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brydie
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« Reply #5 on: January 24, 2007, 11:22:32 PM »

I am in northern Australia so we don't have to winter our bees here, they keep working all year round.  It is an interesting fact of building up resistance to diseases etc though, I will certainly keep that in mind.  I plan to let the new hive settle for a bit then add another box and queen excluder.  Will just see how they go first, if all is well then I probably won't bother re-queening.  May have to queen old hive though, will keep an eye on brood and see if they raise a new queen themselves (if not already).   Smiley Thanks so much for the info - Brydie
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Finsky
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« Reply #6 on: January 24, 2007, 11:49:20 PM »


I am hoping to re-queen both hives soon to help with the swarming tendancy.


CONCRATULATIONS. YOU KNOW THE BEST TOOL TO GET GOOD HONEY YIELD  !

Requeening does not always inhibit swarming. 

Of course not. Your hives 100% will swarm if you give room enough for growing colony.

Swarming is the worst danger of honey yield.

The biggest advantage in bee breeding is that swarming tendency has weeded away from stock.

And in Australia, where swarming time is over half a year, it is impossible to run after swarms.

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Geoff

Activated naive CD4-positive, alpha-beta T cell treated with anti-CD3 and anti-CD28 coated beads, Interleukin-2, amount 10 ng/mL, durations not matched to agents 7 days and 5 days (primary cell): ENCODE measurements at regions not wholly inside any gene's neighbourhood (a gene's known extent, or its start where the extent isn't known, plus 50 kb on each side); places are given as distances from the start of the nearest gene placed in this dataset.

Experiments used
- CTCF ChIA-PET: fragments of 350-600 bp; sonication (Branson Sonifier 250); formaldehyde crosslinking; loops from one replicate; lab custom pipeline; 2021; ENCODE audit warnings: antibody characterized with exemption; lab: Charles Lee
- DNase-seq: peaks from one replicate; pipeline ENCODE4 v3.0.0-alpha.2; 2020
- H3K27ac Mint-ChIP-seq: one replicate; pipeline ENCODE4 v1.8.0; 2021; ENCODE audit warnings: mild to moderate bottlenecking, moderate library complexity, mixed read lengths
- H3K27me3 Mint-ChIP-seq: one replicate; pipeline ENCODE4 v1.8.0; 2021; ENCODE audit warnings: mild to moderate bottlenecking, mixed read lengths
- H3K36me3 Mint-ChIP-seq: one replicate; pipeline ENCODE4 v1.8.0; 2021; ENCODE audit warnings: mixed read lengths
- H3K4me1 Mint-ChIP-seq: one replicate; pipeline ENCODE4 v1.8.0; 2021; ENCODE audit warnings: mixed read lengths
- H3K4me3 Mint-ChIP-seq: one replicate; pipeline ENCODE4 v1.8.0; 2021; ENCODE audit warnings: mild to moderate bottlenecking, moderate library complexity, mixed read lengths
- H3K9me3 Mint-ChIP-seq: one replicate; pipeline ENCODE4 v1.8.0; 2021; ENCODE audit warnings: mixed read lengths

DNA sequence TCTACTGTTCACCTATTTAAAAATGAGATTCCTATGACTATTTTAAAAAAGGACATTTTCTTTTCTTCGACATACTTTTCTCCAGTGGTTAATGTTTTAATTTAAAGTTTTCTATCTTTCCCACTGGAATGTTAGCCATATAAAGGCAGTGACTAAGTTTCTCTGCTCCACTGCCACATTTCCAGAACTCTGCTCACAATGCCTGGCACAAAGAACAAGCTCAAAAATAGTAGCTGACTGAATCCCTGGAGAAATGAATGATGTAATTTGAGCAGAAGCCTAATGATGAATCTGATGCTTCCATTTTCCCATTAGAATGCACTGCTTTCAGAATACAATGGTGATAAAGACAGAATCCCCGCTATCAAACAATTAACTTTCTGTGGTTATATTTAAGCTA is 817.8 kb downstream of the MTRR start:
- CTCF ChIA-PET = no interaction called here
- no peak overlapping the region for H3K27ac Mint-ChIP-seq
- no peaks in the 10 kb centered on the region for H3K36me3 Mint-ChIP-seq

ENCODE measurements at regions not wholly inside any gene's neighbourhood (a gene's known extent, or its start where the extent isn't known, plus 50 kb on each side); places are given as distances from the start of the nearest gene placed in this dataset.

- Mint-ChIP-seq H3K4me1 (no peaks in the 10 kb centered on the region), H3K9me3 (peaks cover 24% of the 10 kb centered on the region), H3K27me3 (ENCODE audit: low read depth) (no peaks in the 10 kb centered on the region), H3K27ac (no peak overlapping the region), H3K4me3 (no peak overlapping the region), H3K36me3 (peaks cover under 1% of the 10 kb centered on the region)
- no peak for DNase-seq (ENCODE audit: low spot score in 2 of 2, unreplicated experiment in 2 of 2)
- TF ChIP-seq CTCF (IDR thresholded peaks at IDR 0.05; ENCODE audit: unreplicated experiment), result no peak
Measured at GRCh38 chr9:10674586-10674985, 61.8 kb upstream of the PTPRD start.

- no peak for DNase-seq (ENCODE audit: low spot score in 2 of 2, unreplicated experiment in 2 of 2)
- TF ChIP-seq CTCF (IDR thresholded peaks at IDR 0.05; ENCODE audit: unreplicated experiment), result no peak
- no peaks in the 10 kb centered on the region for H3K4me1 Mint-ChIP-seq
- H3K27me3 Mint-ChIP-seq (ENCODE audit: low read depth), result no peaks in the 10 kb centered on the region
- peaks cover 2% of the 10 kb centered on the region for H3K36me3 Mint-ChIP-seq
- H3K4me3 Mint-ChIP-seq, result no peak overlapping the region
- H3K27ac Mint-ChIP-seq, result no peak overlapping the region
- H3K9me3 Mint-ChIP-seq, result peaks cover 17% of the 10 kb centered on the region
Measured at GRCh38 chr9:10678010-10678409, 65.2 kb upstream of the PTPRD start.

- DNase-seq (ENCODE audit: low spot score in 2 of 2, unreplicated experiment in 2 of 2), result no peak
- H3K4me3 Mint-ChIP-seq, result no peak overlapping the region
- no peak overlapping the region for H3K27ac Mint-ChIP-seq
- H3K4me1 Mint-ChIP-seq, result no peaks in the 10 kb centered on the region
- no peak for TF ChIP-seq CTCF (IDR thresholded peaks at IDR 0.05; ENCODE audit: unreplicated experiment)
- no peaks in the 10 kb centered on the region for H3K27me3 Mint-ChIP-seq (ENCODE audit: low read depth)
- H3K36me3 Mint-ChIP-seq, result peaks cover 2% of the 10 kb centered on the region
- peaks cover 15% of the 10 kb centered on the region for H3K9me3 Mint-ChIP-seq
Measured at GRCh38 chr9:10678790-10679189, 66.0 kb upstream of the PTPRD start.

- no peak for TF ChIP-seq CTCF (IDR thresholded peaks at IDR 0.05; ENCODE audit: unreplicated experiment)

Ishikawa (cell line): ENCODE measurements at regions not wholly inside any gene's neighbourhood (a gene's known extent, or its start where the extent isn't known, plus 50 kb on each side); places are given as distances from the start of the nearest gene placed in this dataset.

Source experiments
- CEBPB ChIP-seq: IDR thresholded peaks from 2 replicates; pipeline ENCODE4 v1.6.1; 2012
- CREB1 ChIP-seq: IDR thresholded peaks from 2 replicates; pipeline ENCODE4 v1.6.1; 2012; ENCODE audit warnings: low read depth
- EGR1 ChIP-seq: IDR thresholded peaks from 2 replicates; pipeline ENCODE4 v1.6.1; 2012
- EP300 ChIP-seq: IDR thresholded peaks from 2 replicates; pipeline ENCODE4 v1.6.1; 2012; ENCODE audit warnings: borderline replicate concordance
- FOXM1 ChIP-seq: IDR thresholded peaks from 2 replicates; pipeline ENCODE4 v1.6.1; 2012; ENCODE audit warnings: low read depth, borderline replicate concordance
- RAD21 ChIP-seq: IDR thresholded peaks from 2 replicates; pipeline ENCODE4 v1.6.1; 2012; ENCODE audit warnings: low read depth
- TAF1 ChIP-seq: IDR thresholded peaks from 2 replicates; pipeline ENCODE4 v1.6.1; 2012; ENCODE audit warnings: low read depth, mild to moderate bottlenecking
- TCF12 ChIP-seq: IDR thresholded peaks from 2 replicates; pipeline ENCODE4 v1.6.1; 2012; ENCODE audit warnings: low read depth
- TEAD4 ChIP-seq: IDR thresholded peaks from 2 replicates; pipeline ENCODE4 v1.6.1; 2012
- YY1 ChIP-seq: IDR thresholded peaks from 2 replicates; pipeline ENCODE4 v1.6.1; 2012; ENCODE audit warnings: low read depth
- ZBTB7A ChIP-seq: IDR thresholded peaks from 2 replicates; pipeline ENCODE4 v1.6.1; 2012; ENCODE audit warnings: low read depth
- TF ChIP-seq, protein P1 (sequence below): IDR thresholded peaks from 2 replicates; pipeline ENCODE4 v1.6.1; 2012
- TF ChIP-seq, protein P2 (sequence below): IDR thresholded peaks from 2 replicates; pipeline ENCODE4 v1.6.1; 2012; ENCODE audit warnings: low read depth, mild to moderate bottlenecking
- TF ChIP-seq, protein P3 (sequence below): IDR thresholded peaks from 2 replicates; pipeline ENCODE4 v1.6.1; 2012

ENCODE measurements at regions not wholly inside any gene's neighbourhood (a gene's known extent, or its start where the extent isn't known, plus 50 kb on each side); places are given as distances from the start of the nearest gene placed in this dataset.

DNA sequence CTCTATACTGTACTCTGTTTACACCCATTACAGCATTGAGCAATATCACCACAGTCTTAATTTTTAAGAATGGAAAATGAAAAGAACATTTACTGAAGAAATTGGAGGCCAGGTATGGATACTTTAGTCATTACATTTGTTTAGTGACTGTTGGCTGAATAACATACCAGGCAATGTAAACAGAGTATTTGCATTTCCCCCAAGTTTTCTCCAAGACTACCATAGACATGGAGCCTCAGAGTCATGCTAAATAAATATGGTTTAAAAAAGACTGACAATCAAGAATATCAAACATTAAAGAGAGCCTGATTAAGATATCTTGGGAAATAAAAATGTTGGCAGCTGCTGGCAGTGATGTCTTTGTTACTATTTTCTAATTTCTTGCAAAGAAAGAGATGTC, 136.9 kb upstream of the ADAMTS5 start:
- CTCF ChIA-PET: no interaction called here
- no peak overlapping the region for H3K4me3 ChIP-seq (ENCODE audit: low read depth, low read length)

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« Reply #7 on: January 25, 2007, 05:07:25 AM »

Have had 5 swarms that I know of from my 3 hives this year Brydie and managed to successfully catch 3 of them.
They are doing well as are the original hives, 2 of which we took off about 70 pounds of honey yesterday, and the last swarm I managed to hive has the brood box overflowing with everything and needs a super on quickly.
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Michael Bush
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« Reply #8 on: January 25, 2007, 06:10:53 AM »

Here's how I keep them from swarming:

http://www.bushfarms.com/beesswarmcontrol.htm

All bees swarm if they are successful and you don't take steps to sidetrack them.
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Michael Bush
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Finsky
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« Reply #9 on: January 25, 2007, 06:12:31 AM »

Have had 5 swarms that I know of from my 3 hives this year Brydie and managed to successfully catch 3 of them.

It is sure that you should get rid off your swarmy stock.

How much you have wild beehives around you?
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brydie
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« Reply #10 on: January 31, 2007, 06:53:29 PM »

Sorry about the delayed reply, have been away with work for a few days and no where near the computer!

I don't think there are many wild hives around me, possibly a few up in the rainforest about 1km from my house.  We do have a lot of native Australian honeybees though (cute little girls with no sting).

Both the new hive and the old hive seem very happy although we have had a lot of rain over the past week since they swarmed so they have been a bit "house-bound".  I am hoping for some sunshine this weekend so I can open and check on them.

I'm not too concerned about getting heaps of honey just yet - still trying to get myself 100% comfortable with my new friends!  Catching that swarm was a huge confidence boost for me!